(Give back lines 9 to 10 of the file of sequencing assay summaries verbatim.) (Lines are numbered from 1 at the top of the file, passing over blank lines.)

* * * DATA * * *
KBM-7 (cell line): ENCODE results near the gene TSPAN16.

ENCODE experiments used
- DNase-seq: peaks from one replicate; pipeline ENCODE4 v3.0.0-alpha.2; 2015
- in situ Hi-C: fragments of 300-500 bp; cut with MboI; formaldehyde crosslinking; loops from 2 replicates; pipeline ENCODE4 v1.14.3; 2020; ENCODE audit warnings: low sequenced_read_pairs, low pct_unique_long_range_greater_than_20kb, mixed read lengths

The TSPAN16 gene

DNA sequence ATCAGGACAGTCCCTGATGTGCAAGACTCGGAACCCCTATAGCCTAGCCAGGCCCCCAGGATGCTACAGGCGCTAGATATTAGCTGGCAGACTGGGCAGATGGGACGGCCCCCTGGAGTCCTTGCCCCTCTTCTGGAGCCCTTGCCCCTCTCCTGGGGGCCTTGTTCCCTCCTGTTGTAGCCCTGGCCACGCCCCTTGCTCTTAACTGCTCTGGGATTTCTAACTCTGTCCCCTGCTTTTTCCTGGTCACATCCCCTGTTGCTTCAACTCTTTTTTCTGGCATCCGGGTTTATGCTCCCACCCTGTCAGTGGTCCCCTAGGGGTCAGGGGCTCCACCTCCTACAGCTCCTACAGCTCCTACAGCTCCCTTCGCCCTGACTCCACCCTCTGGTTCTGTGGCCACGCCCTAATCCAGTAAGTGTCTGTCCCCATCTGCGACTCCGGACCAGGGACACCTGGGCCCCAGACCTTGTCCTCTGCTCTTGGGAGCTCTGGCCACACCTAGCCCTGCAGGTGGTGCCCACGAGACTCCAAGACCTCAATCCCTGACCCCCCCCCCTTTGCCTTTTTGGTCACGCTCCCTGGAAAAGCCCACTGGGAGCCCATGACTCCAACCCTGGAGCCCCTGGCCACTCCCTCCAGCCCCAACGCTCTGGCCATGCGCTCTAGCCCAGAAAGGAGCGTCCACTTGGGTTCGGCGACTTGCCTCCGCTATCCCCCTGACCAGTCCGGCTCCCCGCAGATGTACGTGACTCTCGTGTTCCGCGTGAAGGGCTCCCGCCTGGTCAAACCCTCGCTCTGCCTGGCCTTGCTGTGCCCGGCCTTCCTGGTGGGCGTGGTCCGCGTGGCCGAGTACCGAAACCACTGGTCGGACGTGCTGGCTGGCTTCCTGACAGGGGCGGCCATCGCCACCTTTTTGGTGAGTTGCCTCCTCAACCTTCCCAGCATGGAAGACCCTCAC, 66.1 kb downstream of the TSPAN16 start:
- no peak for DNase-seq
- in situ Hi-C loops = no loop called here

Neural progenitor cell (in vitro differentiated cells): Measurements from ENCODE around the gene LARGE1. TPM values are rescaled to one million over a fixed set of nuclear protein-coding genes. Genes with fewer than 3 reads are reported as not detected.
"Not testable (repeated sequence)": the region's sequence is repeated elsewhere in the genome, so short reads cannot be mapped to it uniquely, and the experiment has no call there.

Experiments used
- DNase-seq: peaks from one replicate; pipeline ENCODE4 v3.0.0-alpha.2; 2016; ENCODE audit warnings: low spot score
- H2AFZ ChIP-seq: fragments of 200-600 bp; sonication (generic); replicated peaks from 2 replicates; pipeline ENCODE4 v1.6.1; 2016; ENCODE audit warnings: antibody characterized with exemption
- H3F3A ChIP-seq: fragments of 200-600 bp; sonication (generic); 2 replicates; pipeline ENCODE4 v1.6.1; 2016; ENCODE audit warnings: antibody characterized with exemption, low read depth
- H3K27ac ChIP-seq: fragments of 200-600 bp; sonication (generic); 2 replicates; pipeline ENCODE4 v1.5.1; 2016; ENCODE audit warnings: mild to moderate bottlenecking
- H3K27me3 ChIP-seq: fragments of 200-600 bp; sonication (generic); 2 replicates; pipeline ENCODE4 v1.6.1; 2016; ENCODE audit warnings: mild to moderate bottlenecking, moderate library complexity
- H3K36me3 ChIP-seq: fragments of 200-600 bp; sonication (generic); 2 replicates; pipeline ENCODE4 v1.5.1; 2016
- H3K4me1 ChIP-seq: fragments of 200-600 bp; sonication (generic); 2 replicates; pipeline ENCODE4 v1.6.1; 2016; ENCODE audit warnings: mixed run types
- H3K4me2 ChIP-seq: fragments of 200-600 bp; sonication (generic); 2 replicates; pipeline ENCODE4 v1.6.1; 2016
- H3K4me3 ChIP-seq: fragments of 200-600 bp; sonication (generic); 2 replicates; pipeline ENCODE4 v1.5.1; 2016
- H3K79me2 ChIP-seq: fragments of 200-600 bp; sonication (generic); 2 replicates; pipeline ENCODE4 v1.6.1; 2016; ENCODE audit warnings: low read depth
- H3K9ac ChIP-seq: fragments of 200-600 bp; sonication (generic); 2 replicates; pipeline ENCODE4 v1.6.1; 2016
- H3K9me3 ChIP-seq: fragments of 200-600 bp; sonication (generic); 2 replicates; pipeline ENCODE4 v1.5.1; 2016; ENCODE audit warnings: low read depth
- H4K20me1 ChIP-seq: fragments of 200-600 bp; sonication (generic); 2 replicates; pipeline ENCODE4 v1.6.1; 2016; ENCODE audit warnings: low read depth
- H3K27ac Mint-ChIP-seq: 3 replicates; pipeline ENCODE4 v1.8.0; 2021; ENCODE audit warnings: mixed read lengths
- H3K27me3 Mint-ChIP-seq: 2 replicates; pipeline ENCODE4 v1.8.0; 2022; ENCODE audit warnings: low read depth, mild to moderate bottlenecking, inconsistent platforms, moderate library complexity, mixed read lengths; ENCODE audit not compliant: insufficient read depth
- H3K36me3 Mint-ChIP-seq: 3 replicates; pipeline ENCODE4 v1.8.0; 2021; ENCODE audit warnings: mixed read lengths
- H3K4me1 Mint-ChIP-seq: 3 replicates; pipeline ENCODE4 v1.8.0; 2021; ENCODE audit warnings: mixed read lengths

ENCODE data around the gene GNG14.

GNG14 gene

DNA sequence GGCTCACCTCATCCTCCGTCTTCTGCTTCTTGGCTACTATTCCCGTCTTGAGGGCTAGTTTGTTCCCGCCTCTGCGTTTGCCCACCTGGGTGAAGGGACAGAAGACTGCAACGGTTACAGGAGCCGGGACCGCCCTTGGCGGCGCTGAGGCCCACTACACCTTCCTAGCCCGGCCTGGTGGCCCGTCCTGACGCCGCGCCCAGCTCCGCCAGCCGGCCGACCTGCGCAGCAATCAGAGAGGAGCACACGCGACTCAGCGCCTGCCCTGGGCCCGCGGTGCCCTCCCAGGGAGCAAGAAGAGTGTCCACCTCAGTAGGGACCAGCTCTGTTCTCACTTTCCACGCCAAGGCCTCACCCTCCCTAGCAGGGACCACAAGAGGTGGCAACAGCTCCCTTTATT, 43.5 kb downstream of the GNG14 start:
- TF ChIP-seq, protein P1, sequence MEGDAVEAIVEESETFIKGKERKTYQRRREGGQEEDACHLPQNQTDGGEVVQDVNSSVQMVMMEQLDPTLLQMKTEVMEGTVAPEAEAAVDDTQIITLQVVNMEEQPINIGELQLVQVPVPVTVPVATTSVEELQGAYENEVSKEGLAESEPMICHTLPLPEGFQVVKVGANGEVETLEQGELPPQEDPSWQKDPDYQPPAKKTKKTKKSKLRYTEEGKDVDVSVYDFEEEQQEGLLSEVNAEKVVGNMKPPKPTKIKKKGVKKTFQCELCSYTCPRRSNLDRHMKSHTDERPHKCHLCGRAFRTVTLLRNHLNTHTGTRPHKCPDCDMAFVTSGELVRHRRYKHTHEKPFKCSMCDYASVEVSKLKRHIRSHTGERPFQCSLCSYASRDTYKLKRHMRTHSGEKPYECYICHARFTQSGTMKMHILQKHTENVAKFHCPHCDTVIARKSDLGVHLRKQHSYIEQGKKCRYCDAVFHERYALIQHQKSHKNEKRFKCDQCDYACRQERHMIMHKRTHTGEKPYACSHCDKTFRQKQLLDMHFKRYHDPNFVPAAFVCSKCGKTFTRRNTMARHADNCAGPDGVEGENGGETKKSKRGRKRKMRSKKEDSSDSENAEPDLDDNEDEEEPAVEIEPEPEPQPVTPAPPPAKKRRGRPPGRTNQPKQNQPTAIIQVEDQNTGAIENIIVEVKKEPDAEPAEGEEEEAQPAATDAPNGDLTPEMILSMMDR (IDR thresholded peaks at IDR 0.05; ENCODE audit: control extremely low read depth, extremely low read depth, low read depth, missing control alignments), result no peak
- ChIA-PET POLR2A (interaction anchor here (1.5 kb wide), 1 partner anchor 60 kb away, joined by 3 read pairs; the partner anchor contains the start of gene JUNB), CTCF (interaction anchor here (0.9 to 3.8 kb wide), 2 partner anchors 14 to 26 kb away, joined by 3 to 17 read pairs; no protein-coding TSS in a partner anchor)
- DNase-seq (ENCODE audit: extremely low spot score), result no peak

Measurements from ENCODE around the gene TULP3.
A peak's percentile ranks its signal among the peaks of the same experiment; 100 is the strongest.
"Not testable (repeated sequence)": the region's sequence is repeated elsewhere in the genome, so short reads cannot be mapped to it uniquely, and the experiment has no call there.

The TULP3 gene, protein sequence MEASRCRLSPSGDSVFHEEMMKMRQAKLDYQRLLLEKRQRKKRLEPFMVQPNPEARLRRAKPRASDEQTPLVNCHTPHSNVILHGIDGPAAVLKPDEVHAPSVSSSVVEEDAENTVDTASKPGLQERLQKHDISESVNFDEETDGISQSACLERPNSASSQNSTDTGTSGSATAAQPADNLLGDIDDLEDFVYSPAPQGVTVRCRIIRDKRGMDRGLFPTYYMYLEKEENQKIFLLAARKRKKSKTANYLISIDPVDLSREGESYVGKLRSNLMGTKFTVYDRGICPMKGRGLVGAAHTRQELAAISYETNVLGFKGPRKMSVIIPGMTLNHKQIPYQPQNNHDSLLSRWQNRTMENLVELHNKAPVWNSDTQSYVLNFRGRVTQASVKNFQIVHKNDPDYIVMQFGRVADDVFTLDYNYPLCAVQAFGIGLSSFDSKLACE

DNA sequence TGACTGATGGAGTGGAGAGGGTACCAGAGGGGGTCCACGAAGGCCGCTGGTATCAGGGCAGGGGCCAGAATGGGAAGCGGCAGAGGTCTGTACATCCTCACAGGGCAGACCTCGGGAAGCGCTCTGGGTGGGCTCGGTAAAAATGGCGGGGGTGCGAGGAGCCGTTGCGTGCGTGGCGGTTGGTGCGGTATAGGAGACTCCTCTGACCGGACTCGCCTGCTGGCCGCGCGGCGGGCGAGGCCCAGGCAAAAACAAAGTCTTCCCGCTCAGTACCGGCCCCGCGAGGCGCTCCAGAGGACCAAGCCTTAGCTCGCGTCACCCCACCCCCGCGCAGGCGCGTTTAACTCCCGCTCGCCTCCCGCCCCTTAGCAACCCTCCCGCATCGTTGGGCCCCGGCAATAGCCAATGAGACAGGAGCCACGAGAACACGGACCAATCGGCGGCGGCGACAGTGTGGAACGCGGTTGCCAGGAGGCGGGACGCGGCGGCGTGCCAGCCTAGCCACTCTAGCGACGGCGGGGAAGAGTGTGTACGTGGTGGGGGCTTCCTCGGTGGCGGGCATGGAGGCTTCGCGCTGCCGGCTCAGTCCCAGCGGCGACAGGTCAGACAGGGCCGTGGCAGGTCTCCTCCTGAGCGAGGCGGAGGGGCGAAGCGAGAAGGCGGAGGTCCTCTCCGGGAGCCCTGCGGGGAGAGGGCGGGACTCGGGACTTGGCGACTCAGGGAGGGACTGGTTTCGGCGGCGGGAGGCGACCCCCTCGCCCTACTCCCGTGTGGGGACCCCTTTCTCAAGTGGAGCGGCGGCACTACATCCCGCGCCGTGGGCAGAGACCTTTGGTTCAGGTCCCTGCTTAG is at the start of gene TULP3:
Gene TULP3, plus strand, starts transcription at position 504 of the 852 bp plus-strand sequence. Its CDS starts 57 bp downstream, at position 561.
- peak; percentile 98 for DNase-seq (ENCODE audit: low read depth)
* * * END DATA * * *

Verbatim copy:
Neural progenitor cell (in vitro differentiated cells): Measurements from ENCODE around the gene LARGE1. TPM values are rescaled to one million over a fixed set of nuclear protein-coding genes. Genes with fewer than 3 reads are reported as not detected.
"Not testable (repeated sequence)": the region's sequence is repeated elsewhere in the genome, so short reads cannot be mapped to it uniquely, and the experiment has no call there.